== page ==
In his 1991 shareholder letter, Warren Buffett noted that Berkshire Hathaway (BRKa) had just passed a milestone.
Twenty years earlier, on January 3, 1972, they had purchased control of See's Candy. Why is that a milestone worth noting?
Well, because that business happens to have played a role in the evolution of their thinking on what actually makes a quality business franchise.
How did the experience of owning what seems to be a simple candy business influence the thinking of two great investors?
From the 1991 letter:
Appreciating the Economic Value of a Franchise
"The nominal price that the sellers were asking [for See's] - calculated on the 100% ownership we ultimately attained - was $40 million. But the company had $10 million of excess cash, and therefore the true offering price was $30 million. Charlie [Munger] and I, not yet fully appreciative of the value of an economic franchise, looked at the company's mere $7 million of tangible net worth and said $25 million was as high as we would go (and we meant it). Fortunately, the sellers accepted our offer."
Profits Grew Substantially from 1972-91 (volume did not)
"...See's candy sales...increased from $29 million to $196 million. Moreover, profits at See's grew even faster than sales, from $4.2 million pre-tax in 1972 to $42.4 million last year."
Minimal Incremental Capital Required
"For an increase in profits to be evaluated properly, it must be compared with the incremental capital investment required to produce it. On this score, See's has been astounding: The company now operates comfortably with only $25 million of net worth, which means that our beginning base of $7 million has had to be supplemented by only $18 million of reinvested earnings. Meanwhile, See's remaining pre-tax profits of $410 million were distributed to Blue Chip/Berkshire during the 20 years for these companies to deploy (after payment of taxes) in whatever way made most sense."
Untapped Pricing Power
"In our See's purchase, Charlie and I had one important insight: We saw that the business had untapped pricing power. Otherwise, we were lucky twice over. First, the transaction was not derailed by our dumb insistence on a $25 million price. Second, we found Chuck Huggins, then See's executive vice-president, whom we instantly put in charge."
Weak Volume Does Not Translate into Weak Profits
"In 1991, See's sales volume, measured in dollars, matched that of 1990. In pounds, however, volume was down 4%. All of that slippage took place in the last two months of the year, a period that normally produces more than 80% of annual profits. Despite the weakness in sales, profits last year grew 7%, and our pre-tax profit margin was a record 21.6%."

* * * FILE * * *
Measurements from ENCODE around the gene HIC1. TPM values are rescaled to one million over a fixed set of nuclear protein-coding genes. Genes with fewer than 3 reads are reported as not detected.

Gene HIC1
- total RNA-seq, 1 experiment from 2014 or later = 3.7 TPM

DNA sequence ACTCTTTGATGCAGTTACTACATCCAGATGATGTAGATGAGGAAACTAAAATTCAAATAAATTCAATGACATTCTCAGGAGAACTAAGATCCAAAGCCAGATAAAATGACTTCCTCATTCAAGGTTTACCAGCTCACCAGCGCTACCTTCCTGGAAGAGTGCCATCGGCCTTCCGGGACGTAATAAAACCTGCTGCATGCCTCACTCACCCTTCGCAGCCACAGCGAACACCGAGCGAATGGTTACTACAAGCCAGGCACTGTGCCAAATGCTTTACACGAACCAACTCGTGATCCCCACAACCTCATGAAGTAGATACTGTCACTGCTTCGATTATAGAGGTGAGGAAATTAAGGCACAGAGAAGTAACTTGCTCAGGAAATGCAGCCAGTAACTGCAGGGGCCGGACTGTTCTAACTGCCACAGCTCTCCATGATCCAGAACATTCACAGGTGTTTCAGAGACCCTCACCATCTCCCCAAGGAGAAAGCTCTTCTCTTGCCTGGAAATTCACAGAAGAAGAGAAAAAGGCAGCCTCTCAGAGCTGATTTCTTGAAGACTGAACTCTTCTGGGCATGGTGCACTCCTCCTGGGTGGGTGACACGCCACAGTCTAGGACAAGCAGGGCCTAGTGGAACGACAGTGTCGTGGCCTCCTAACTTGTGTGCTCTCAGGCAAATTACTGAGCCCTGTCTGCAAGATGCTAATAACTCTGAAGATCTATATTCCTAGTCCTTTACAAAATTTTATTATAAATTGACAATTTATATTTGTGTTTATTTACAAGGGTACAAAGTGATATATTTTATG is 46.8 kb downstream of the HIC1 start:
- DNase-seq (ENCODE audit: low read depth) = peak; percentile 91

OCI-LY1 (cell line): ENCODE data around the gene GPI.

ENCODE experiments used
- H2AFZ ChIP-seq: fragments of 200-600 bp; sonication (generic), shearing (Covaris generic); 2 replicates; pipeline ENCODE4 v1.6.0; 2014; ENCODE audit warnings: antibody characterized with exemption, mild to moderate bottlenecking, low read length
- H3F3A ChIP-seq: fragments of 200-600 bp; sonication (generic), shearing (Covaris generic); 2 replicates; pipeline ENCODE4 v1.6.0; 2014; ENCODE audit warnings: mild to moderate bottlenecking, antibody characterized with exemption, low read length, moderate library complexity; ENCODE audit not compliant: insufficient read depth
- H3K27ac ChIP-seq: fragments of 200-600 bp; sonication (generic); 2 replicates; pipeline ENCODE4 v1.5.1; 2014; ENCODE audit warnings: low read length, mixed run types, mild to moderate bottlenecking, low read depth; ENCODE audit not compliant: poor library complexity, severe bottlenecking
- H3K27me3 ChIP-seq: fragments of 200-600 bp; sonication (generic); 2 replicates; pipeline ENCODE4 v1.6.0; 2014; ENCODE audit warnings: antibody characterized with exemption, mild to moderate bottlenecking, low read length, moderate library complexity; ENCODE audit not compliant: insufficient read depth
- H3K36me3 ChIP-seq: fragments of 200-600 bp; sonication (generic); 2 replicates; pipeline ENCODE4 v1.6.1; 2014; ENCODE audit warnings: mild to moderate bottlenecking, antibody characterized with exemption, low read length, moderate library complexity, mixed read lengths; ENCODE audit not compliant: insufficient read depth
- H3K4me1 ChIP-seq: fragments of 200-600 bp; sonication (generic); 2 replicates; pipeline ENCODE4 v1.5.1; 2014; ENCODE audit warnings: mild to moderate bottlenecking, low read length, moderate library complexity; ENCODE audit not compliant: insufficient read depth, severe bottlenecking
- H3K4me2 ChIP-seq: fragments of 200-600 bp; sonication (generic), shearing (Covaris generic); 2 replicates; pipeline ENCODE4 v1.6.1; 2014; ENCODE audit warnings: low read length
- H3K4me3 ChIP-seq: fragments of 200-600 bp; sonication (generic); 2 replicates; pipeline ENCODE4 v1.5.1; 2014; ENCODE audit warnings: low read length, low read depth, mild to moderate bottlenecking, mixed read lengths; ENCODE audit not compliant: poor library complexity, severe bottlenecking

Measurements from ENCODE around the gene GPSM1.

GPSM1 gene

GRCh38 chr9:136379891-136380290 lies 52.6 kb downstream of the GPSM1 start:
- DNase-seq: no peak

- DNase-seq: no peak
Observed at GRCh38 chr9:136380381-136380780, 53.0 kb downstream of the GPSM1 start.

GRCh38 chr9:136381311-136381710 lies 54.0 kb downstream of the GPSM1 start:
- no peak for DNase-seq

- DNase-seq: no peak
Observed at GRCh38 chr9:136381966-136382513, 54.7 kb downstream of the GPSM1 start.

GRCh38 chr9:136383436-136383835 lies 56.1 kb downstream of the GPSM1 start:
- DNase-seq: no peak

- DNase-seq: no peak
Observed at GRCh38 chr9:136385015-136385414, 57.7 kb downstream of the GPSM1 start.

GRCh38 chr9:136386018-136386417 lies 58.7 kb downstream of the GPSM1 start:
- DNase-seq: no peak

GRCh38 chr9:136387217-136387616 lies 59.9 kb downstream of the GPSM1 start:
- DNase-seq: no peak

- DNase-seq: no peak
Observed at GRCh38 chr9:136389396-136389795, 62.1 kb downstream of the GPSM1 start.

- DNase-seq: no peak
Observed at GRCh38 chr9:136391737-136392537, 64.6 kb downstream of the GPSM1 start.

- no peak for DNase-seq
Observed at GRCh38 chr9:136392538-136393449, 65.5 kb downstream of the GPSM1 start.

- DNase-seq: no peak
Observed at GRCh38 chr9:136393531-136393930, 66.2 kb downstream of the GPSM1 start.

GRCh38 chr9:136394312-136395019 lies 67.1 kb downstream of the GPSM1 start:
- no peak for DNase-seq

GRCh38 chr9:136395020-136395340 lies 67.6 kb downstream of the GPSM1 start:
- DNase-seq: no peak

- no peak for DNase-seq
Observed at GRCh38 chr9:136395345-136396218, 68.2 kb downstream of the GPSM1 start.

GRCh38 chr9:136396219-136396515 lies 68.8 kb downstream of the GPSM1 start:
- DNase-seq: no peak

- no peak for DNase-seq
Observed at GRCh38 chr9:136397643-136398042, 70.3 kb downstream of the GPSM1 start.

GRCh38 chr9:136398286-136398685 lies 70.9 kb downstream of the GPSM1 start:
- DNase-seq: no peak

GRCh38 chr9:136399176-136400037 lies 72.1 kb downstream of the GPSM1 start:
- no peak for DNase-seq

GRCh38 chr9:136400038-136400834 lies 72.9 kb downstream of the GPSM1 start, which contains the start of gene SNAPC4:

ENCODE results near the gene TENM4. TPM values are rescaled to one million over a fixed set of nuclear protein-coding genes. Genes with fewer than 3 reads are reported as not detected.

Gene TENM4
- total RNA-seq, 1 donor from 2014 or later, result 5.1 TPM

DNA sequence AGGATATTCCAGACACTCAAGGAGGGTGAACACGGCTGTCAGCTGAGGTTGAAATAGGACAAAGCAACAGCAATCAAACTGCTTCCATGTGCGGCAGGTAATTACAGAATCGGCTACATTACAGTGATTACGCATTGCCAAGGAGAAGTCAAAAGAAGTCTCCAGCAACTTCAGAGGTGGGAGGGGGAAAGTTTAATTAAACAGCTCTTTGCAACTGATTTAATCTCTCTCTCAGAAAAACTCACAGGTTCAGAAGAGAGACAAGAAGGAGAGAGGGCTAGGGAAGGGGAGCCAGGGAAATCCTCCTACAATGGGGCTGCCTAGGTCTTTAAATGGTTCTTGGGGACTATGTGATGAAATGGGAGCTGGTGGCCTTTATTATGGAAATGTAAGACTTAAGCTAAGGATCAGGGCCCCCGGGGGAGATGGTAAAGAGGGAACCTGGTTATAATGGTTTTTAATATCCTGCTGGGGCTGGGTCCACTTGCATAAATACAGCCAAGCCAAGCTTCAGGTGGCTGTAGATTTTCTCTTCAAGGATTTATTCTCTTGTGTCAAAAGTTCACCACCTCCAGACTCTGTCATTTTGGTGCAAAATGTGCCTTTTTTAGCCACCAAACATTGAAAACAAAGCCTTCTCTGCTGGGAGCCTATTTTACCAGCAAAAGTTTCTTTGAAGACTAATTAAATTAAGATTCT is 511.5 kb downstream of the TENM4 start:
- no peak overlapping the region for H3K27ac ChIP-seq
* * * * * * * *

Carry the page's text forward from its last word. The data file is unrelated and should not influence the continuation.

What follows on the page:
Record Profits Despite Recession & New Sales Tax
"Almost 80% of See's sales come from California and our business clearly was hurt by the recession, which hit the state with particular force late in the year. Another negative, however, was the mid-year initiation in California of a sales tax of 7%-8% (depending on the county involved) on 'snack food' that was deemed applicable to our candy.
Shareholders who are students of epistemological shadings will enjoy California's classifications of 'snack' and 'non-snack' foods:
Taxable 'Snack' Foods
Slice of Pie (Wrapped)
Milky Way Candy Bar
Non-Taxable 'Non-Snack' Foods
Milky Way Ice Cream Bar
What - you are sure to ask - is the tax status of a melted Milky Way ice cream bar? In that androgynous form, does it more resemble an ice cream bar or a candy bar that has been left in the sun? It's no wonder that Brad Sherman, Chairman of California's State Board of Equalization, who opposed the snack food bill but must now administer it, has said: 'I came to this job as a specialist in tax law. Now I find my constituents should have elected Julia Child.'"
Lessons Learned from See's
"Charlie and I have many reasons to be thankful for our association with Chuck and See's. The obvious ones are that we've earned exceptional returns and had a good time in the process. Equally important, ownership of See's has taught us much about the evaluation of franchises. We've made significant money in certain common stocks because of the lessons we learned at See's."
Buffett added this at the 2003 Berkshire meeting:
"Most of our businesses generate lots of money, but can't generate high returns on incremental capital -- for example, See's and Buffalo News."
More recently, in Buffett's 2007 Berkshire letter, he mentioned that sales volume growth since 1972 at See's has been relatively modest. In fact, it grew volumes only 2% annually over that time frame. Despite this meager growth See's earned nearly $82 million in 2007 compared to less than $ 5 million back in 1972.
Nearly all of those earnings were available to invest in high return opportunities of Buffett's choosing since See's has little need for incremental capital. From the 2007 letter:
"Just as Adam and Eve kick-started an activity that led to six billion humans, See's has given birth to multiple new streams of cash for us."
So a business with pricing power that doesn't need much capital to maintain competitiveness makes for a terrific franchise even if it has relatively modest physical growth prospects.
Related previous posts:
Buffett on Coca-Cola, See's & Railroads
Buffett on "The Prototype Of A Dream Business"
Buffett on Economic Goodwill
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